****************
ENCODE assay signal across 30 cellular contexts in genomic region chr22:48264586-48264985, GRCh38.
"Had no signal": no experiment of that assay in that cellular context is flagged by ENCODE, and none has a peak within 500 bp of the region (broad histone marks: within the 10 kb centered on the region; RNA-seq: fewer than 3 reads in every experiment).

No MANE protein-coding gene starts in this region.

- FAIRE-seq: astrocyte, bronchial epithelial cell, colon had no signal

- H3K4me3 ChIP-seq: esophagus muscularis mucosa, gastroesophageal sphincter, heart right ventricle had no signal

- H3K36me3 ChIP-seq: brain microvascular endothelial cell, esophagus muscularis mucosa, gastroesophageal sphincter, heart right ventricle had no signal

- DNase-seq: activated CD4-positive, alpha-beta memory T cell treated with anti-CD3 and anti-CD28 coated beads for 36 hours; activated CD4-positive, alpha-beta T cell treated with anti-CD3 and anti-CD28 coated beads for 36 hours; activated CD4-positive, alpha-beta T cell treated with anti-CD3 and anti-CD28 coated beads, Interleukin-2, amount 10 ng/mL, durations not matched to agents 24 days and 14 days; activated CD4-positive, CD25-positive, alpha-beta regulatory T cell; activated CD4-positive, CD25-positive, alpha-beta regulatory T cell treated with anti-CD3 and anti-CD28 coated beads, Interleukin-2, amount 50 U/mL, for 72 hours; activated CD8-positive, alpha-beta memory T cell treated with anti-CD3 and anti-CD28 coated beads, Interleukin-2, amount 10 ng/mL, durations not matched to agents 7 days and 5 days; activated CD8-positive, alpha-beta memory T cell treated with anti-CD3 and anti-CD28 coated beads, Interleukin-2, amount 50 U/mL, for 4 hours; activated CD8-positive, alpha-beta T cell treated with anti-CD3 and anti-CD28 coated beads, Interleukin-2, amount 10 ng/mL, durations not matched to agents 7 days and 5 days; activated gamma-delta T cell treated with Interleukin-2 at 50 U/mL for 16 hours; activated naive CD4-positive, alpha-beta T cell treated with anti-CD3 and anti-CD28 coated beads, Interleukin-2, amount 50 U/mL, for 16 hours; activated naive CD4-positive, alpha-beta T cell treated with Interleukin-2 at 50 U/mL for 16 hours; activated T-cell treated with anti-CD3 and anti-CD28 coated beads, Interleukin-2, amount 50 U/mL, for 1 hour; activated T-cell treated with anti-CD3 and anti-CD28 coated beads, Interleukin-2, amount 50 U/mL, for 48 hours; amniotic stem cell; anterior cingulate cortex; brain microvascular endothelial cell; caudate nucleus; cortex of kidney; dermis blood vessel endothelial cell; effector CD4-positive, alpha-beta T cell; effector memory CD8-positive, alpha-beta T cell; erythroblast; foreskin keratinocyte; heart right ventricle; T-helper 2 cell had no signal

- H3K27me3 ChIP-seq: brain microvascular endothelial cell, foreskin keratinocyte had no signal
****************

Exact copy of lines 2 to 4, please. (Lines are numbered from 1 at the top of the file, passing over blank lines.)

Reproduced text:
"Had no signal": no experiment of that assay in that cellular context is flagged by ENCODE, and none has a peak within 500 bp of the region (broad histone marks: within the 10 kb centered on the region; RNA-seq: fewer than 3 reads in every experiment).

No MANE protein-coding gene starts in this region.

- FAIRE-seq: astrocyte, bronchial epithelial cell, colon had no signal